Mold 1.1 High Performance Linker Brings Native LTO, RISC-V Support

Written by Michael Larabel in Programming on 21 February 2022 at 03:00 AM EST. 26 Comments
Debuting last December was Mold 1.0 as a high performance, modern linker to compete with GNU's Gold and LLVM's LLD. That project was started by Rui Ueyama who originally worked on LLVM's LLD and has been working aggressively on performance optimizations. Sunday night marked the release of Mold 1.1 as the latest major update to this linker.

Mold 1.0 continued with point releases through a few weeks ago while Mold 1.1 is now ready with larger feature additions. Mold 1.1 most notably now offers native Link-Time Optimization (LTO) support. Mold previously diverted to ld.bdf/ld.lld when encountering IR intended for LTO-capable linkers while now it can handle the intermediate representation itself. The LTO support is implemented with a linker plug-in interface similar to that of GNU ld and GNU gold. Mold's initial LTO support is focused on completeness and rather than performance, which for now at least means it's only "marginally faster" than the other linkers.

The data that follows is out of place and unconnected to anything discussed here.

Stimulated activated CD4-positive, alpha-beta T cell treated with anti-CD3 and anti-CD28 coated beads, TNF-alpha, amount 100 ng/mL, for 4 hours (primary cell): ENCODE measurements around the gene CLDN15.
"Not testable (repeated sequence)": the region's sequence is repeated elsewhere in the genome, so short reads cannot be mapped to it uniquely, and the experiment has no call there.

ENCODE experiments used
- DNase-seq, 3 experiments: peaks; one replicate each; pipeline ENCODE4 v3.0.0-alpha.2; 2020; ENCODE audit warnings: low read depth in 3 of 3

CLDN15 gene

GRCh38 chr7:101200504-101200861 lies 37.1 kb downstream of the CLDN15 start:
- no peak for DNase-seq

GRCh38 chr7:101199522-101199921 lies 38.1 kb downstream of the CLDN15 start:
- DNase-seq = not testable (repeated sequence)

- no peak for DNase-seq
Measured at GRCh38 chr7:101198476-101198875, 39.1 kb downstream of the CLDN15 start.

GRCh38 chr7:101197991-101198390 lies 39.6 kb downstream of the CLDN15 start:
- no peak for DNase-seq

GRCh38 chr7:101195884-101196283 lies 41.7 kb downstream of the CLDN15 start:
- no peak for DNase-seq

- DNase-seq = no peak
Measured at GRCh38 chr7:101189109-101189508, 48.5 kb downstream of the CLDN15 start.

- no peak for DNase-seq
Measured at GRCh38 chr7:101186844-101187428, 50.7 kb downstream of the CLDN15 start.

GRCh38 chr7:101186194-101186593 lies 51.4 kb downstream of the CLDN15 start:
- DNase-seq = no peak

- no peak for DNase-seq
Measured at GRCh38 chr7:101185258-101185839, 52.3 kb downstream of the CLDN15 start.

The other big addition of Mold 1.1 is adding RISC-V CPU architecture support, with RV64 code having been merged. This has been successfully tested for linking various programs on RISC-V 64-bit.

Other changes with Mold 1.1 include supporting -emit-relocs, the option to randomly shuffle the order of input sections for some cases like ASLR, --print-dependencies option added, and other additions along with many bug fixes and compatibility improvements. Mold 1.1 for example can now be built with Musl libc as another highlight.

The official Mold linker logo.

More details on Mold 1.1 can be found via the release announcement on GitHub.
Related News
About The Author
Michael Larabel

Michael Larabel is the principal author of and founded the site in 2004 with a focus on enriching the Linux hardware experience. Michael has written more than 20,000 articles covering the state of Linux hardware support, Linux performance, graphics drivers, and other topics. Michael is also the lead developer of the Phoronix Test Suite, Phoromatic, and automated benchmarking software. He can be followed via Twitter, LinkedIn, or contacted via

Popular News This Week